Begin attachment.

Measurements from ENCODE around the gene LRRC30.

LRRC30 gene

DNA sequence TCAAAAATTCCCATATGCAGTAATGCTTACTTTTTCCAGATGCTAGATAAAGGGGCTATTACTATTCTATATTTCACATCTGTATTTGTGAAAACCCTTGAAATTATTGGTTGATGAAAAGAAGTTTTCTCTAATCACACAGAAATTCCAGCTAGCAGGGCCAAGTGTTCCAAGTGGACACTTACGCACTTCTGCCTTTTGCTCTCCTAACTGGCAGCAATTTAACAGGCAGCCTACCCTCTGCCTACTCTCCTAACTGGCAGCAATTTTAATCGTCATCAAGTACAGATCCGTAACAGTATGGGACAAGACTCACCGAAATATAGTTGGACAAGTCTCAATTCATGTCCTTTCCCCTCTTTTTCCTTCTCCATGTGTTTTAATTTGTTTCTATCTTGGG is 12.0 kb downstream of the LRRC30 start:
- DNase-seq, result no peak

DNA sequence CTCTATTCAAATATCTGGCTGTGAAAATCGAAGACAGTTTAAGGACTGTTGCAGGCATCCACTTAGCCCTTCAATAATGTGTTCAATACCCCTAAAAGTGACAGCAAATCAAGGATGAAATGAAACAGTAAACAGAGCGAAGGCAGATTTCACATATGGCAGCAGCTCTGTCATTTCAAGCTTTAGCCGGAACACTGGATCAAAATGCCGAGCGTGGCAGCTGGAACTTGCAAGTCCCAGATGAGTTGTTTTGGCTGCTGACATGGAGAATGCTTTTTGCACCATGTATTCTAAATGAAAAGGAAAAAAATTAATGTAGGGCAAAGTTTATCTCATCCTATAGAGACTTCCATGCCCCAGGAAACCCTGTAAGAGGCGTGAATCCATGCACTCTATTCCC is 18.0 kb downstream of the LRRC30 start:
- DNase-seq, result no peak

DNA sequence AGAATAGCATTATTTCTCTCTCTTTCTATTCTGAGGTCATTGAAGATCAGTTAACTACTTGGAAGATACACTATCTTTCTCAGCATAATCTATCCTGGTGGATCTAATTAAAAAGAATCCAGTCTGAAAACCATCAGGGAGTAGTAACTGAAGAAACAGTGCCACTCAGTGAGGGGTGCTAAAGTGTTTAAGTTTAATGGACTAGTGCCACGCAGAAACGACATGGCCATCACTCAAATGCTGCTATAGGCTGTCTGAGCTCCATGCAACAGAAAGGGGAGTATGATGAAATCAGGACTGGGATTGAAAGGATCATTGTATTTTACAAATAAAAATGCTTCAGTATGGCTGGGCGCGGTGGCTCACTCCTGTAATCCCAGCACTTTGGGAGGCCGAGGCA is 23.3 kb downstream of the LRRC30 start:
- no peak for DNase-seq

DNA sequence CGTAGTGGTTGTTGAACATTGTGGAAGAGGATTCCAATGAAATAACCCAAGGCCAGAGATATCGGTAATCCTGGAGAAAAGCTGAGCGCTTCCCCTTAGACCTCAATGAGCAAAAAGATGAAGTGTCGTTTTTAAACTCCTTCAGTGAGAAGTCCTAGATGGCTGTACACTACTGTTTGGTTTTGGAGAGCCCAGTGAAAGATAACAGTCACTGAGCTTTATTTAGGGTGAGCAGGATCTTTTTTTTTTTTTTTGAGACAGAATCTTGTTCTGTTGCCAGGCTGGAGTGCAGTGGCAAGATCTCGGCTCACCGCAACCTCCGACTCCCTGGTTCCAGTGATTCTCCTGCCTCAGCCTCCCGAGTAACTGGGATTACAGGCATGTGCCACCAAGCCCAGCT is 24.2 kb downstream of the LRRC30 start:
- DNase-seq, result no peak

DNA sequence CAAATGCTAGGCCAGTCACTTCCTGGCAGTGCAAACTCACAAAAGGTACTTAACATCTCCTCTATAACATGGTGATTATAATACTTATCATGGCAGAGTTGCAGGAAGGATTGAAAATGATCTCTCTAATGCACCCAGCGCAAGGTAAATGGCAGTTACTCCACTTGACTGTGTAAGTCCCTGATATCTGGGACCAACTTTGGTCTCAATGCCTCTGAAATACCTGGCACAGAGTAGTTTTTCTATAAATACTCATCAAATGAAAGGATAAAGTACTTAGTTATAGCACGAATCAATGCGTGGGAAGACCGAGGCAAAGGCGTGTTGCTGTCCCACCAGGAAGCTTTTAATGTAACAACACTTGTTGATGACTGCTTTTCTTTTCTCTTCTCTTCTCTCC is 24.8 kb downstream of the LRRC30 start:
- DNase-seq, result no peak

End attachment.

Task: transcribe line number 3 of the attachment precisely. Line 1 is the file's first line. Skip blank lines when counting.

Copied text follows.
DNA sequence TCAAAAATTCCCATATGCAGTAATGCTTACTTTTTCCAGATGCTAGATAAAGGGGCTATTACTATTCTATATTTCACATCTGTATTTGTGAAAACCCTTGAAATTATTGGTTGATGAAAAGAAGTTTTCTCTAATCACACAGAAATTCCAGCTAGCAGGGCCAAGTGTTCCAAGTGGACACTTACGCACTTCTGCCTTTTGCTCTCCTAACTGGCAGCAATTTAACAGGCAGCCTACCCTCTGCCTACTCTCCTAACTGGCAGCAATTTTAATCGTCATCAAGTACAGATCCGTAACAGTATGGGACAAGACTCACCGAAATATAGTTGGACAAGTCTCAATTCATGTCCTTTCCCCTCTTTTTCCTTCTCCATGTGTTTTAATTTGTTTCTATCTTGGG is 12.0 kb downstream of the LRRC30 start: